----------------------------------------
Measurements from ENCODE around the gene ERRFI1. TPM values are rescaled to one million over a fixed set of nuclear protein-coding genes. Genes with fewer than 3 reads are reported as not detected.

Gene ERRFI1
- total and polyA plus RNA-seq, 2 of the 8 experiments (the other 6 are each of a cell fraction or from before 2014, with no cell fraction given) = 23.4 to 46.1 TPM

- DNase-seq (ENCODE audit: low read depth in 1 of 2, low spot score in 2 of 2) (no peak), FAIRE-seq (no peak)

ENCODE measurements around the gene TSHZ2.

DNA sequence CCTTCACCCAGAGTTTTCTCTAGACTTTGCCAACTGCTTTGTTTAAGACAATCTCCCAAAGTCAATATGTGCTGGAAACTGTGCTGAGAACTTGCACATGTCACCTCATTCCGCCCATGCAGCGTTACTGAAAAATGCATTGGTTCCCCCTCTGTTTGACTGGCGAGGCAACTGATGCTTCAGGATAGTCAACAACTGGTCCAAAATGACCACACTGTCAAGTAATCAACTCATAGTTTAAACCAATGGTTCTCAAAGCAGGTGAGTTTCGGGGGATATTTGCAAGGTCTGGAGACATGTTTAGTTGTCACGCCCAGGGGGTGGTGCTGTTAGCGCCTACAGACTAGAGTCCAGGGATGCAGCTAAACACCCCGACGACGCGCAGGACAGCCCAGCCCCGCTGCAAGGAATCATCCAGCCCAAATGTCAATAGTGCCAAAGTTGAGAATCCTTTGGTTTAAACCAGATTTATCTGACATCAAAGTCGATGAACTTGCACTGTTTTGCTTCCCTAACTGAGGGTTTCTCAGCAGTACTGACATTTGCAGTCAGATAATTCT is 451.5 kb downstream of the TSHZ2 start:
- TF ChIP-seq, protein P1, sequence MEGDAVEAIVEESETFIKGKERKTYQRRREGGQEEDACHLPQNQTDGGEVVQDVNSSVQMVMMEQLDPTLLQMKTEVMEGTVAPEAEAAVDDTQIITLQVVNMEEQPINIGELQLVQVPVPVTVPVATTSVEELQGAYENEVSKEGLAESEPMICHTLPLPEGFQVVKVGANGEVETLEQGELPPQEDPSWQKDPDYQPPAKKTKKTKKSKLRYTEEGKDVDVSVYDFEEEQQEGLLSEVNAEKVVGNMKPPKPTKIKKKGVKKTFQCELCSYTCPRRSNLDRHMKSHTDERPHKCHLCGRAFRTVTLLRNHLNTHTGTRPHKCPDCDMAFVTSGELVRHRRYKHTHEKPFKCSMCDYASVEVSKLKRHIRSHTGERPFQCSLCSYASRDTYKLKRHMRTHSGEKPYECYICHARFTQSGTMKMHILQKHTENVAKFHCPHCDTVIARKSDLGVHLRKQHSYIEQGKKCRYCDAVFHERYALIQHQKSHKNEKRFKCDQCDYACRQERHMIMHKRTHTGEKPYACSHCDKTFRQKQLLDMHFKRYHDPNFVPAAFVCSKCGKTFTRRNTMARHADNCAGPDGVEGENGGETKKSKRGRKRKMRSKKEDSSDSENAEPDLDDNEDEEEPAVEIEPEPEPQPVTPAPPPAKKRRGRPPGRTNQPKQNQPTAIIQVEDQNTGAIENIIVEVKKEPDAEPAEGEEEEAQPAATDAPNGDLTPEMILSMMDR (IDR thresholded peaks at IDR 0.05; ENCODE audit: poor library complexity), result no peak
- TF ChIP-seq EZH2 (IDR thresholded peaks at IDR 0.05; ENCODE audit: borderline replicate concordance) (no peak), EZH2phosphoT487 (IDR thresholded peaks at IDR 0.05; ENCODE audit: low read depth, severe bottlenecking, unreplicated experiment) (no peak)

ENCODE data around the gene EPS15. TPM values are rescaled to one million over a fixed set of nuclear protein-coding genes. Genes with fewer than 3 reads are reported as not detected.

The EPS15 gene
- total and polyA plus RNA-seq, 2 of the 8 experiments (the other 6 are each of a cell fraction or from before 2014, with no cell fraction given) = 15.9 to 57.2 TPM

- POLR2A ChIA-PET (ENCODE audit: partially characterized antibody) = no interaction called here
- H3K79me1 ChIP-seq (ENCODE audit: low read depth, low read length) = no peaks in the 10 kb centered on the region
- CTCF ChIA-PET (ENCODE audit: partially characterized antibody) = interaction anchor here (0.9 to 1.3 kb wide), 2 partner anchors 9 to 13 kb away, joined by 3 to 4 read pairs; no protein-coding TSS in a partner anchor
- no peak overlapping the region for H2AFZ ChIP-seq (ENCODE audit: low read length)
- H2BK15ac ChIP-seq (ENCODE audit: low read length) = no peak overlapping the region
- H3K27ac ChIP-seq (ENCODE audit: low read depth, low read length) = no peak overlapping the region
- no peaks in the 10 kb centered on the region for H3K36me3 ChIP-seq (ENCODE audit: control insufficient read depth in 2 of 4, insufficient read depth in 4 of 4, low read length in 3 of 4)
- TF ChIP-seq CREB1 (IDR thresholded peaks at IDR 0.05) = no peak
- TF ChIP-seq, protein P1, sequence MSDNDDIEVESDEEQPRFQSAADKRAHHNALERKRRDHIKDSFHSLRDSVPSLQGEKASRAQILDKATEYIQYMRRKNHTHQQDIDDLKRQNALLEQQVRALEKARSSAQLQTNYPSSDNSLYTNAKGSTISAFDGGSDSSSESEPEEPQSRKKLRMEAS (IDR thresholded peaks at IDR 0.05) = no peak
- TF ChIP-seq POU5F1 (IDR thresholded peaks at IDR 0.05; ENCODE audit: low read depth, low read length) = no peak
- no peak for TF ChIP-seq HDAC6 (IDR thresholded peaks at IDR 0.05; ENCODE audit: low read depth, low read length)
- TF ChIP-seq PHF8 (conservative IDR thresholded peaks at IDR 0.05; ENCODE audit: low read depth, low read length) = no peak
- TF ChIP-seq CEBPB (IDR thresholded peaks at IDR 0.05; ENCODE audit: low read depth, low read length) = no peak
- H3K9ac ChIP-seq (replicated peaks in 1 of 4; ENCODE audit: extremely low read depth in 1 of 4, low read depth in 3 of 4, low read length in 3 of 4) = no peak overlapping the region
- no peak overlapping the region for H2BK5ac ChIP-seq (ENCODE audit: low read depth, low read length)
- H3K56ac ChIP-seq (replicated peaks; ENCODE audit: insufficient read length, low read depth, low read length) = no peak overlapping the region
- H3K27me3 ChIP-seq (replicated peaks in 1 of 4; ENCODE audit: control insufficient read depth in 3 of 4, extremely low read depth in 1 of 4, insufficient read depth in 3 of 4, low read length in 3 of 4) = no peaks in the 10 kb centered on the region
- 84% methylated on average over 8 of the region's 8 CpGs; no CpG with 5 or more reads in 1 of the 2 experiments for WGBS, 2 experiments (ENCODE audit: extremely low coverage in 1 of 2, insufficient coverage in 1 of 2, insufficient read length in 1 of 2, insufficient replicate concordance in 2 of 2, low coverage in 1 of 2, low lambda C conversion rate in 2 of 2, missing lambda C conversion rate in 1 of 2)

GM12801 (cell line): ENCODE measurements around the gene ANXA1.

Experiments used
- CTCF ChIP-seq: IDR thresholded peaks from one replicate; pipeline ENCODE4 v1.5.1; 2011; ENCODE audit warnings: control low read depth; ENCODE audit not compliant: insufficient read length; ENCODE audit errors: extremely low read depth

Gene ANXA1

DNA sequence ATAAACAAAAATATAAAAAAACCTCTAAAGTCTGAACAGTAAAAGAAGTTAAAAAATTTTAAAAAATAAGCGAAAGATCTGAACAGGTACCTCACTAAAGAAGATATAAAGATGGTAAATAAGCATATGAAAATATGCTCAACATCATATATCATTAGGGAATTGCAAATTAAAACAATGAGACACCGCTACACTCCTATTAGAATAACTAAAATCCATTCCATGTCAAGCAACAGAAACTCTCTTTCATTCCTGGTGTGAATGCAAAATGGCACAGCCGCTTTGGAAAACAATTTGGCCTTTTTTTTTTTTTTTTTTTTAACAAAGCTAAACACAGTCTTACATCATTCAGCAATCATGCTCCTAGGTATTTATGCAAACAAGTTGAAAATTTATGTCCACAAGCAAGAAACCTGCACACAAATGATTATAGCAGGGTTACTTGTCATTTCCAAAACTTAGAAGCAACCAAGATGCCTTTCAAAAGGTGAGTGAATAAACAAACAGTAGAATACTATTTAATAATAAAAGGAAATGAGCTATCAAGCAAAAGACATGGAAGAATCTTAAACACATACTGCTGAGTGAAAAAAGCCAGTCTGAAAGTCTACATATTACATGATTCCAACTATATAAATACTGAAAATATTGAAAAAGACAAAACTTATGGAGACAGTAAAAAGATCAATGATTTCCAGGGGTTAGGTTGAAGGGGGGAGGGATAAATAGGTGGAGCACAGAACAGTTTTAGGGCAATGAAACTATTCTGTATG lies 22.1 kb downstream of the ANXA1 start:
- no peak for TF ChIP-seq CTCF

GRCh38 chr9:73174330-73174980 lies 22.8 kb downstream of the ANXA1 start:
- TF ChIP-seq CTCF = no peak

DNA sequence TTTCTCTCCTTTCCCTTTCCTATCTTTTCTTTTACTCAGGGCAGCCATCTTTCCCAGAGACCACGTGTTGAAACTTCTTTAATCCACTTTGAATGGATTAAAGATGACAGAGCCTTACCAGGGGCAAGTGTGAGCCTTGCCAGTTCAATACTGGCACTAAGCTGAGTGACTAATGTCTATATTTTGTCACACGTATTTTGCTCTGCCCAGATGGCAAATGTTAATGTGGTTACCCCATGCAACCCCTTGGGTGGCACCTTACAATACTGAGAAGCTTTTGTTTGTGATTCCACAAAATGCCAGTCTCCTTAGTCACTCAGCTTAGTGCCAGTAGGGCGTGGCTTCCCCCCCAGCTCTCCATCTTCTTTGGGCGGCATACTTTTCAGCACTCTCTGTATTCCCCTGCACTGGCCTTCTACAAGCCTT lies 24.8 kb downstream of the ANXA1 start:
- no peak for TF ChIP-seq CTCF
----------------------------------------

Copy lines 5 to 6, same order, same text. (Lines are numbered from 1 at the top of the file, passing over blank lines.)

ENCODE measurements around the gene TSHZ2.

DNA sequence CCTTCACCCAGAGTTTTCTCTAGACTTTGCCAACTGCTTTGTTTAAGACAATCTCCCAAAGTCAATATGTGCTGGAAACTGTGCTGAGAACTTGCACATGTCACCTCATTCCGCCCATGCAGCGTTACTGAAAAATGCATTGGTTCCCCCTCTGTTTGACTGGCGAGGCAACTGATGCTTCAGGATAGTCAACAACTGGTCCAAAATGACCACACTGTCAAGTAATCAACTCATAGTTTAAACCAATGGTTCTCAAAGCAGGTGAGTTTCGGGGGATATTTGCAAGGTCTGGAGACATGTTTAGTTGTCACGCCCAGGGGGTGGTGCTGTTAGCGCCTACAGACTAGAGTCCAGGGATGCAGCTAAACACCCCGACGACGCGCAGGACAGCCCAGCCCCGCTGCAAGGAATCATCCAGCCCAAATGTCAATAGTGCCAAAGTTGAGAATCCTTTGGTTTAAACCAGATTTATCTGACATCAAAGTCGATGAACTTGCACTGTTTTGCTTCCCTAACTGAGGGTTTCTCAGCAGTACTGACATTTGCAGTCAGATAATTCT is 451.5 kb downstream of the TSHZ2 start: